Posted Jul 28, 2005 05:37 pm CDT
Think big. Think small. Think bold. Think green.
Whatever your concept, today’s new frontier of office design requires only that you think.
The mandate that a law firm must resemble a mahogany paneled, marble girded old boys’ club is long gone. A new design movement has emerged, and its driving force is self expression. That means aesthetics are individualized, solutions can be customized, and no two offices look alike.
When the Columbus, Ohio, law firm Schottenstein Zox & Dunn moved to a new building in late 2003, its new space provided the perfect opportunity to reflect its egalitarian philosophy. The cornerstone of this effort was creating identically sized offices. Every lawyer, from the newest associate to the most senior partner, relocated to a compact, 150 square foot room.
Some were shocked by the new layout, but outfitting each work space with the latest in ergonomic design features such as overhead storage and modular furniture helped smooth the transition. “This notion of one size offices was controversial for some of us, but it has worked out beautifully,” managing partner Jim Davidson says.
It’s an approach that’s only recently caught on among American firms, says Chris Murray, chief of the law firm design practice for Gensler, a New York City based architecture and design firm. European firms, faced with exorbitant rents, embraced this cost effective trend years ago, he says.
By creating like size offices, total square footage can be reduced by as much as 25 percent, translating to annual savings of $10,000 to $25,000 per lawyer, he says. It also eliminates intra firm moves most often caused by attrition and promotion, which can cost a firm up to $1 million annually.
Murray also believes that lawyers just do not need as much space as they think they do. What do lawyers do when they have room for a couch and chairs? Pile them up with papers, he says.
For firms considering the switch, architect Dan Jay of Christner Inc. in St. Louis says the decision shouldn’t be entirely financial.
“The decision must be based on cultural parameters,” he says. “Those parameters are really up to the individual firm. Universal office size implies a more horizontal culture, less hierarchical.”
Five years ago, Washington, D.C.-based Ross Dixon & Bell took root in Chicago, and it’s still going strong. So when this satellite office moved to a new space, it wanted the décor to reflect its continuing commitment to the Windy City. The result: an updated ode to the area’s favorite architectural son, Frank Lloyd Wright.
To achieve this look, designers used generous amounts of Mission style millwork throughout the space, even accenting door frames, staff workstations and hallways. To keep the weight of the wood from overwhelming the look, designers decided to paint the paneling in creamy hues and to fit decorative stained glass into certain doors. Scattered throughout the office are architectural artifacts with local historical significance, including a gilded plaster frieze from the Louis Sullivan designed Chicago Stock Exchange Building and an ornate elevator plate from an 1890s office building designed by Daniel H. Burnham.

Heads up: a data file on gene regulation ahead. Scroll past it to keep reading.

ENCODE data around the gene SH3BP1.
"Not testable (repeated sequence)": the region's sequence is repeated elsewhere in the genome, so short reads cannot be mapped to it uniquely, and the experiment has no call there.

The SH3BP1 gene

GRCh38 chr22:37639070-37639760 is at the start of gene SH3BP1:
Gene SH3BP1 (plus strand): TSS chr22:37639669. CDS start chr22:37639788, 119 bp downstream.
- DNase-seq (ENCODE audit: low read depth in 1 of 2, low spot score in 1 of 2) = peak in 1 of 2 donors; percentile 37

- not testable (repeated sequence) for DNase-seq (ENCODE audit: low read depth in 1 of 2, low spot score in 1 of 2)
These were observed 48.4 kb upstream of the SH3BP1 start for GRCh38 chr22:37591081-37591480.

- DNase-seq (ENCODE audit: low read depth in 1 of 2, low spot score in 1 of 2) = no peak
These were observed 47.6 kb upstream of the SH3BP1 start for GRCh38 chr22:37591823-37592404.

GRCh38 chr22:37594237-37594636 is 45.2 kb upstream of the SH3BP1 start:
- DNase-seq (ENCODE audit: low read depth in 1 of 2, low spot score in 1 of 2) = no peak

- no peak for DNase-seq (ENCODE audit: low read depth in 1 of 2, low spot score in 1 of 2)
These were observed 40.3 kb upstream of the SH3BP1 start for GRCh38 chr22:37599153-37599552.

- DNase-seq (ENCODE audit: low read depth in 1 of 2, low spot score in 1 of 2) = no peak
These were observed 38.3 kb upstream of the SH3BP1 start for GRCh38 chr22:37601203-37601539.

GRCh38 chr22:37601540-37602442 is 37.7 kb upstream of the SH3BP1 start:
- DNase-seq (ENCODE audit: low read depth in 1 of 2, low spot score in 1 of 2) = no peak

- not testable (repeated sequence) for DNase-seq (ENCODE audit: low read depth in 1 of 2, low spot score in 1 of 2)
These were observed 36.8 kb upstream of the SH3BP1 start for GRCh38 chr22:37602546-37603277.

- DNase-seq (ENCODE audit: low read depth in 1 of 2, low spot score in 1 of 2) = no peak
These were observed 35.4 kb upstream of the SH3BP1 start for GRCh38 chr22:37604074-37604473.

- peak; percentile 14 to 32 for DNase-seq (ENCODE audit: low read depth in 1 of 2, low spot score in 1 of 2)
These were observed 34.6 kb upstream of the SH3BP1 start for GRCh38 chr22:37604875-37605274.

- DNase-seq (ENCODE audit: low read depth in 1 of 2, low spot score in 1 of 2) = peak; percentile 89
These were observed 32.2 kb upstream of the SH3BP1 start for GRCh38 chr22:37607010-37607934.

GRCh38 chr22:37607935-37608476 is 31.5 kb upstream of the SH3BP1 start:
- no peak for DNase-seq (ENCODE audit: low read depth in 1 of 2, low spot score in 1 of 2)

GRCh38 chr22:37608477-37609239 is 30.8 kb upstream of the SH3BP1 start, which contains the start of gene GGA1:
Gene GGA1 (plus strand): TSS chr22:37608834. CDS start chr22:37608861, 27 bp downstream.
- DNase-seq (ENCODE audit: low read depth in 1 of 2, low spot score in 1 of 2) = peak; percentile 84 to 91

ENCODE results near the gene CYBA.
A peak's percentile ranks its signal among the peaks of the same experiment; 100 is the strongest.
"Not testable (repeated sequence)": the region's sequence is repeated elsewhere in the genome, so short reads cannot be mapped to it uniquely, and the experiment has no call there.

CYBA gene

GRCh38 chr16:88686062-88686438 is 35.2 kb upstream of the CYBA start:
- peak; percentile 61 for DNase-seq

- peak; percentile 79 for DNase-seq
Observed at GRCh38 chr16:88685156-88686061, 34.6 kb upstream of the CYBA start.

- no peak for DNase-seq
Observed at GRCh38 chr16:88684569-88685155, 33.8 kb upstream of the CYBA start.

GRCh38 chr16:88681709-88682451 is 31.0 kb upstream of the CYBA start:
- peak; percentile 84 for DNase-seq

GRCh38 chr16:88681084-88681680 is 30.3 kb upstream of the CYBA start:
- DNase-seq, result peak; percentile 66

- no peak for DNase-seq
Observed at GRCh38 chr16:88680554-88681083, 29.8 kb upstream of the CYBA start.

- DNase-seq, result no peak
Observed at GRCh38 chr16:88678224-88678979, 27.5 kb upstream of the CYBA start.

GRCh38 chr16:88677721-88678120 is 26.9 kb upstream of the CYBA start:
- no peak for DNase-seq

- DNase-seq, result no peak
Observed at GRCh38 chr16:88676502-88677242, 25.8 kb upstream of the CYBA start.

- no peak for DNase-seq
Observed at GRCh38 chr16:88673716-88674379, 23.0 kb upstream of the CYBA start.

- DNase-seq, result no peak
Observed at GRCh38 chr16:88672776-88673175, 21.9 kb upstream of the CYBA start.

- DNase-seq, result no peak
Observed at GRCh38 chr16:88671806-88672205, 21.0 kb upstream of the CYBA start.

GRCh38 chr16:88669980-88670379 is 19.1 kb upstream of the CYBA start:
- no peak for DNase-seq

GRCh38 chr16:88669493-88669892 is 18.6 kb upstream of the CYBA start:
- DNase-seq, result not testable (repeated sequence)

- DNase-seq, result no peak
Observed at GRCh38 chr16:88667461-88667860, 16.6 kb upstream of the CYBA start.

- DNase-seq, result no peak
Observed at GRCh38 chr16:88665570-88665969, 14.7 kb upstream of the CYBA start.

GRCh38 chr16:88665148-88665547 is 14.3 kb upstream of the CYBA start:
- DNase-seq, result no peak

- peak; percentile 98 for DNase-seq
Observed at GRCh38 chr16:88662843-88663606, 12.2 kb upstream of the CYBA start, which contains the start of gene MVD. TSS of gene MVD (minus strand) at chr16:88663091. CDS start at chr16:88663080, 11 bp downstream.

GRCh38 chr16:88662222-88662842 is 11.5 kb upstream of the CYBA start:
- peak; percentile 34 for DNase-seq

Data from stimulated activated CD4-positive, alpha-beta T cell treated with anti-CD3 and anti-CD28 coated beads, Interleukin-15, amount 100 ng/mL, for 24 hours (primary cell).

At Moye Giles in Denver, inspiration for the interior design came from the firm’s branding effort, says the law firm’s executive director, Lorri Salyards. The décor builds on the firm’s logo and other marketing materials, using some of the same modern styles and bold colors, like vibrant hues of red and gold. And while many firms are eliminating their libraries or hiding them in back rooms, Moye Giles is emphasizing its books. The collection is housed in many spaces, including an Italianate themed rotunda striped in red and white.
It’s all part of a trend of making offices and architecture the fingerprints of a law firm’s culture, says San Francisco architect Richard Hannum. “The facilities that are created are those fingerprints.”
Hannum followed this trend when designing a groundbreaking space for San Francisco plaintiffs lawyer Robert Arns. The goal was to create a nonconfrontational environment where Arns’ seriously injured clients would feel safe. The solution was to design the office around a large, communal kitchen. Because of Arns’ many clients in the construction industry, Hannum highlighted their craft by exposing timber and steel beams.
In Philadelphia, the design of the new headquarters of Duane Morris hinges on the firm’s longtime connection to the art world. To showcase the firm’s renowned collection, interiors will be kept muted with light colored walls and wood, fostering a firm culture where, chairman Sheldon Bonovitz says, art is “very much a part of our lawyers’ lives.”
Law firms concerned about security or embarrassed by messy lawyers’ offices no longer want visitors wandering around practice floors. Designers have addressed these issues by creating a “conference center” where a firm can present an impressive, efficient face to the public while keeping private spaces private.
That’s the approach taken by Brown Raysman Millstein Felder & Steiner with its new Los Angeles office. The firm is creating an elaborate reception area with a coffered ceiling and extensive use of limestone to showcase four glass enclosed conference rooms, partner Henry Silberberg says. But the space is also functional, boasting smaller breakout rooms and war rooms.